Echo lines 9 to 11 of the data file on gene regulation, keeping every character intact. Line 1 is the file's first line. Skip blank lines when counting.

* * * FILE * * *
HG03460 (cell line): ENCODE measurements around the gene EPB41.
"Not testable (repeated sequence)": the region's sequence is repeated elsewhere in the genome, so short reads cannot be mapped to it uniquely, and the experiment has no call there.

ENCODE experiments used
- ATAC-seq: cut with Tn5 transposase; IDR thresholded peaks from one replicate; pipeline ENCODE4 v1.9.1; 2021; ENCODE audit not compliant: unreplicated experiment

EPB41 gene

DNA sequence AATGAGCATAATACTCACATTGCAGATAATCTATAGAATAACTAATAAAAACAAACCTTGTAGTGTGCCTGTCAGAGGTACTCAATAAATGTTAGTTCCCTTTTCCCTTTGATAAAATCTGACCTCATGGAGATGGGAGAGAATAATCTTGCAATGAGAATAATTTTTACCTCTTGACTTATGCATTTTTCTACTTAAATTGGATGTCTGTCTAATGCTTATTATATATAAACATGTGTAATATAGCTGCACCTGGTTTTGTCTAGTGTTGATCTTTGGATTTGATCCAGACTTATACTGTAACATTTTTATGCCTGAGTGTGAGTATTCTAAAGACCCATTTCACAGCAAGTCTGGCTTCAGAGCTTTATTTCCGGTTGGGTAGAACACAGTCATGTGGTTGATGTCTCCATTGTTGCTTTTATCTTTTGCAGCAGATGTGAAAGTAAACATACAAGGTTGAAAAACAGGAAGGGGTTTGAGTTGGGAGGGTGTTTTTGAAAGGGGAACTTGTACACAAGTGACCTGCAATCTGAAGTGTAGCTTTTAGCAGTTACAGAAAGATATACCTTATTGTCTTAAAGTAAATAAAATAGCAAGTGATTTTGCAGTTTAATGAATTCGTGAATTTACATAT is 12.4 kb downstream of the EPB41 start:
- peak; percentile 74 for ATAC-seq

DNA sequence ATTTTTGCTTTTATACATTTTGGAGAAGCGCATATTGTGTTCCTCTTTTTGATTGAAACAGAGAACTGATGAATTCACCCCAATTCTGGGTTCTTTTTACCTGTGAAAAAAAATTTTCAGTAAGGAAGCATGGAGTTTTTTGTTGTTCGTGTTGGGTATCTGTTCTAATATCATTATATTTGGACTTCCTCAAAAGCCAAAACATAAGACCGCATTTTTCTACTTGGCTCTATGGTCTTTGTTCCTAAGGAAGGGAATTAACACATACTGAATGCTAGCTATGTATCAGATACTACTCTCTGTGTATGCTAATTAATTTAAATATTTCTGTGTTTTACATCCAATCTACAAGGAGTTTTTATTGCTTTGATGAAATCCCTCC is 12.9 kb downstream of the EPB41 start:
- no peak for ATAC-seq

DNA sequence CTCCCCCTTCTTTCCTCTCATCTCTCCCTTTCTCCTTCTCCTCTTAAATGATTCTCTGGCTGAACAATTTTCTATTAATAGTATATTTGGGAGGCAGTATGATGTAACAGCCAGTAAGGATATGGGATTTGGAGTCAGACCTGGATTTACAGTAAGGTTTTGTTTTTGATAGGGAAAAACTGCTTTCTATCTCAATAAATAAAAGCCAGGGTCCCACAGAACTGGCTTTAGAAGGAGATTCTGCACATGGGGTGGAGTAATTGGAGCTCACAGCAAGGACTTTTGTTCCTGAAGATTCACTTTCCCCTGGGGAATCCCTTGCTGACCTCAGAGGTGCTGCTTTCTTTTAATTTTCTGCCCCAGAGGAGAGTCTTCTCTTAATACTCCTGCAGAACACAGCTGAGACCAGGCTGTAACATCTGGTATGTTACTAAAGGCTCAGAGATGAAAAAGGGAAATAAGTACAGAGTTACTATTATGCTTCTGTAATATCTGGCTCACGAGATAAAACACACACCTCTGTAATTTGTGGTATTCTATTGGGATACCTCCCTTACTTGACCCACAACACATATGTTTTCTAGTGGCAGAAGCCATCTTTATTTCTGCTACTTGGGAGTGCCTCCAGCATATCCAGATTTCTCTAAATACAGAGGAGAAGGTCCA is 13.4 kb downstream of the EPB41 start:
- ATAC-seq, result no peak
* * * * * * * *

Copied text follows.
- no peak for ATAC-seq

DNA sequence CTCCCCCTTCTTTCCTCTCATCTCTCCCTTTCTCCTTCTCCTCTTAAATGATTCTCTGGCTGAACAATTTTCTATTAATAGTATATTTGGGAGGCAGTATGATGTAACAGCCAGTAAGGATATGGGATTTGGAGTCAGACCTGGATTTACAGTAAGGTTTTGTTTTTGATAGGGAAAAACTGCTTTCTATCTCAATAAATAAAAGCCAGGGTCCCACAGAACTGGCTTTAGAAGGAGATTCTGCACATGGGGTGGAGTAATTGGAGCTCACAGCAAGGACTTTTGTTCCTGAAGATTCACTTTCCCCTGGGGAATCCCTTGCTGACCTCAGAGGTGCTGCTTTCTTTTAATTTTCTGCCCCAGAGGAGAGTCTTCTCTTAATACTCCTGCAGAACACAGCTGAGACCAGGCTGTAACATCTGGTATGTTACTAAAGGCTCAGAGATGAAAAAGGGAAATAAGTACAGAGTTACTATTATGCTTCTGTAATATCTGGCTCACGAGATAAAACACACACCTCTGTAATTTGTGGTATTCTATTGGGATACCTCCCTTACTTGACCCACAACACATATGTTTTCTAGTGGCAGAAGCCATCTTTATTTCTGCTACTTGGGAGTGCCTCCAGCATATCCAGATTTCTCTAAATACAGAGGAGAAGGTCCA is 13.4 kb downstream of the EPB41 start:
- ATAC-seq, result no peak